It’s like clockwork. Seasons change. Fads come and go. And, once every 17 years, millions of cicadas emerge from the ground to scream. And scream. And scream.
This year, experts expect as many as 1.5 million cicadas per acre to emerge across parts of Virginia, North Carolina, and West Virginia after stewing underground for the better part of two decades. To put that into perspective, the last time these states heard that signature cacophony of alien-like wails, Friends still had new episodes, Arnold Schwarzenegger had just begun his stint as California’s governor, and Americans were calling french fries “freedom fries.”
Why do they cause such a ruckus? That’s just the male cicadas letting the female cicadas know that they are DTF.
Cicadas spend most of their life cycle as juvenile nymphs, quietly growing underground and feasting on sap from tree roots. When the nymphs finally burrow their way to the surface and molt into their adult form, they only live for two to four weeks. Just long enough to woo a mate with their loud, high-pitched buzzing and secure the next brood. Afterward, the females lay their eggs on trees, the next generation starts cooking, and the cycle begins anew.
Not all cicadas are on that 17-year life cycle grind, though. Other periodic cicadas come out every 13 years and a variety known as annual or dog-day cicadas makes an appearance every year. In Japan, such a large brood emerges every summer that the cicada’s iconic buzzing has grown synonymous with the season and become a fixture in anime.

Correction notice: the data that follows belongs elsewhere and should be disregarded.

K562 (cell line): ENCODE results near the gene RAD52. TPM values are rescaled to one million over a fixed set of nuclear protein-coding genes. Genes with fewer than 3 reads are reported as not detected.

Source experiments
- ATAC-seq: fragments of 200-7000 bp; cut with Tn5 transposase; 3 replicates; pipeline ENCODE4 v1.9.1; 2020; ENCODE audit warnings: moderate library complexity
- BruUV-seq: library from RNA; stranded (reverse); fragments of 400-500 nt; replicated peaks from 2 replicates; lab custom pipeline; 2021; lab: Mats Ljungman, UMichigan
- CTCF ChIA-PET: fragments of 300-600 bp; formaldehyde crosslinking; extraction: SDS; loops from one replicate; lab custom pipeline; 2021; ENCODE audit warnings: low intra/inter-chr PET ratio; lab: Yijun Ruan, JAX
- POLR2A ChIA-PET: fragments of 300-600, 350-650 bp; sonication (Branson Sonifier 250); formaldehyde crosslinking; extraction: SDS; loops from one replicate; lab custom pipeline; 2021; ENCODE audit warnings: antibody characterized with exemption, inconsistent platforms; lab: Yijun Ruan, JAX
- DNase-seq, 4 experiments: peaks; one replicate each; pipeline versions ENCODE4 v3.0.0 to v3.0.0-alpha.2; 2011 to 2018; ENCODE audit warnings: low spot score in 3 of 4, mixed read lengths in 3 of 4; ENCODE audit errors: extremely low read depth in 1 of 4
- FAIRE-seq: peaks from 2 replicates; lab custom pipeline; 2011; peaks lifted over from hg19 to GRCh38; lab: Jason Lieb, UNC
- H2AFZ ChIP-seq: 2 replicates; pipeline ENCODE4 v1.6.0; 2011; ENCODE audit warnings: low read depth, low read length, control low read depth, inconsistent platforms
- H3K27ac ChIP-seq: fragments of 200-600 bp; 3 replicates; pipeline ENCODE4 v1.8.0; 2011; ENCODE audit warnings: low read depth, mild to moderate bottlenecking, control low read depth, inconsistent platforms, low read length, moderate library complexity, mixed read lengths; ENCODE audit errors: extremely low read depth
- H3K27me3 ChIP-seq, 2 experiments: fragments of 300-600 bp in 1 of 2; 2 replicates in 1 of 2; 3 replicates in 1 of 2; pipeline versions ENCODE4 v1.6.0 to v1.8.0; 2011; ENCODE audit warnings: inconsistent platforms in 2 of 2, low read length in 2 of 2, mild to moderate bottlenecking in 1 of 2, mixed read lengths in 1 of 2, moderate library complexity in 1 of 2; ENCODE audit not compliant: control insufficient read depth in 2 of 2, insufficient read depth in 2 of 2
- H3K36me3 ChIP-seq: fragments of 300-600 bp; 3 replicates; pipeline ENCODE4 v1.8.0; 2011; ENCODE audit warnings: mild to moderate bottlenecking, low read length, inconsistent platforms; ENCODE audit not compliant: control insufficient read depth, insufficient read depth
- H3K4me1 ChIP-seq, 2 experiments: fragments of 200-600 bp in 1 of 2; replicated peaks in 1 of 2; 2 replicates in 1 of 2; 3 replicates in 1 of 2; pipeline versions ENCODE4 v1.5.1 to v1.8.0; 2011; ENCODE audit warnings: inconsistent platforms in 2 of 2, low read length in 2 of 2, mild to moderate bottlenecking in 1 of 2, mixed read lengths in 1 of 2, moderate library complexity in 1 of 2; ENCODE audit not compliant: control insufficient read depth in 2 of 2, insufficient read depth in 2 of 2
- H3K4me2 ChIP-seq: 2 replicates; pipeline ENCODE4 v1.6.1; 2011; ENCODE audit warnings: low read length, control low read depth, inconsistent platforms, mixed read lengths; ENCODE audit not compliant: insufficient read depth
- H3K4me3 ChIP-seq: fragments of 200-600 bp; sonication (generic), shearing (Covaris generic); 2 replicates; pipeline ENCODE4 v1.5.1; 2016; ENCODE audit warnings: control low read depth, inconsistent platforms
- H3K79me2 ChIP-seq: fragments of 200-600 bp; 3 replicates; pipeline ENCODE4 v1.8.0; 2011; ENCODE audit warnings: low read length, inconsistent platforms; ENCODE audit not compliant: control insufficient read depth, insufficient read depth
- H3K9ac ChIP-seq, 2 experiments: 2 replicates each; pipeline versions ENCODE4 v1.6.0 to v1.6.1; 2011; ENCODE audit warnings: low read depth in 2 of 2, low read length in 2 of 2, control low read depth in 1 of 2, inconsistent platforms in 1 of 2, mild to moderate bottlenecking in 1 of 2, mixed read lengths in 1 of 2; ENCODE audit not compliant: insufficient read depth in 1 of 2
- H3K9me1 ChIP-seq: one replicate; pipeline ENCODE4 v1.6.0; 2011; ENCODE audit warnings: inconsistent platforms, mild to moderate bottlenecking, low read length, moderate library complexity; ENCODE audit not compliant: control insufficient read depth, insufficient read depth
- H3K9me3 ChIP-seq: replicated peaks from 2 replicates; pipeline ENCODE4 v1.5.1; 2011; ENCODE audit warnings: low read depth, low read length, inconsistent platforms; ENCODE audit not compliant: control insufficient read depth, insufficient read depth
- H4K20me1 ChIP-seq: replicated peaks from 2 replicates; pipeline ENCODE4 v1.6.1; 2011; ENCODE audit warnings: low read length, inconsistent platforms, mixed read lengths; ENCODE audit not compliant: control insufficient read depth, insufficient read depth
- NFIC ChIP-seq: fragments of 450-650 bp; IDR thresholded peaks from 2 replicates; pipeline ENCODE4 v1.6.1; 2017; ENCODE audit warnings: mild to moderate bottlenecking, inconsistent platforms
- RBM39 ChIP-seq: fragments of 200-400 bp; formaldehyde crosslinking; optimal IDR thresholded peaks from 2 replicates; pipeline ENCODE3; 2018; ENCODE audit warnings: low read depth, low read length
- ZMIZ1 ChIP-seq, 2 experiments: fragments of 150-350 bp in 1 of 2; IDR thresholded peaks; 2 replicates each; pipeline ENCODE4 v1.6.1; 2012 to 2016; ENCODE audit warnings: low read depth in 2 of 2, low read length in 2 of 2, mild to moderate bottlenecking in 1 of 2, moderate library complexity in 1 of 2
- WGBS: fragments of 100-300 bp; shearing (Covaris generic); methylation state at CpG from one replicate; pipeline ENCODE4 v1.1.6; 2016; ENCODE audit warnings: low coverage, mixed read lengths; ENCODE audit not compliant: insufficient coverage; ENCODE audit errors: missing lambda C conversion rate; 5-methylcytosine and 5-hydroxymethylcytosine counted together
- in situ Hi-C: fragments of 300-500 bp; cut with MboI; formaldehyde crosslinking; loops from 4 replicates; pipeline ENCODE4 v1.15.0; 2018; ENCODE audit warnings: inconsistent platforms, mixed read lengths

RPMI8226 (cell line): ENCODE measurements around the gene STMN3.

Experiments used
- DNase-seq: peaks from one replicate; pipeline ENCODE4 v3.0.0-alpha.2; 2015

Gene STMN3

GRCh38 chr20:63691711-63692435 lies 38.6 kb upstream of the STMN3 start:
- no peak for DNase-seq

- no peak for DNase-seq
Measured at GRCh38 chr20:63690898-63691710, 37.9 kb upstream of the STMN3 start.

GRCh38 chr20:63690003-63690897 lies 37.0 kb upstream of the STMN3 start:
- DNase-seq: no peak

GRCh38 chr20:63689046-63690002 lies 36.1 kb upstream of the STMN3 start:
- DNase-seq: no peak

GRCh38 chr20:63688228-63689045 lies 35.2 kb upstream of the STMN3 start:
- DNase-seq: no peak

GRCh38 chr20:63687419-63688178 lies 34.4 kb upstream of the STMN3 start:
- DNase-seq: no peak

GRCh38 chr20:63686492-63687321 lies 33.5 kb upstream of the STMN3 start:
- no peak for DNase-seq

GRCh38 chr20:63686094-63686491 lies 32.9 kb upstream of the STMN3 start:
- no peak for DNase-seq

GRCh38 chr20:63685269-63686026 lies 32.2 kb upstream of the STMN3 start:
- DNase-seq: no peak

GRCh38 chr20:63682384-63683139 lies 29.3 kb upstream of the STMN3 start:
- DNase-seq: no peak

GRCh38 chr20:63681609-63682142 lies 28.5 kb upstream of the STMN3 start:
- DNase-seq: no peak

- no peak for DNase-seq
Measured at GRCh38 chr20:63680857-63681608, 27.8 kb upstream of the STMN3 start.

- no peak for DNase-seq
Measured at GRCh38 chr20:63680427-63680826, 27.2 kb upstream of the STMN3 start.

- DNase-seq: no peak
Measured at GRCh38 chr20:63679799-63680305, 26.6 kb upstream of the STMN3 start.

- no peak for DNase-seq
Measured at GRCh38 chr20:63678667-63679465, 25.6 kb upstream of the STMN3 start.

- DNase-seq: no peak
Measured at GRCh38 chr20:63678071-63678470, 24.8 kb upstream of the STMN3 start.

While cicadas may look a bit ominous with their bulbous eyes and transparent wings, they’re harmless to pets and humans. They can be a serious headache for farmers, though. The way the species lays their eggs within a branch can cause it to split open and wither, stunting the growth of young saplings and threatening several tree species. Thankfully, their window for damaging crops is small thanks to their short above-ground life cycle. After a peak in mid-June, most cicadas should be gone by July.
Scientists theorize that the insects emerge from their underground nests en masse as a survival mechanism to ward off (and I presume deafen) nearby predators. Lately, though, some cicadas have been confounding experts by going rogue. Several broods have begun showing up topside ahead of their usual schedule, which could be yet another strange effect of climate change. Higher temperatures mean higher temperatures underground, after all, which experts think may be speeding up the cicadas’ growth.
That means Americans could start hearing the insects’ wail more often than they have in the past. Joy.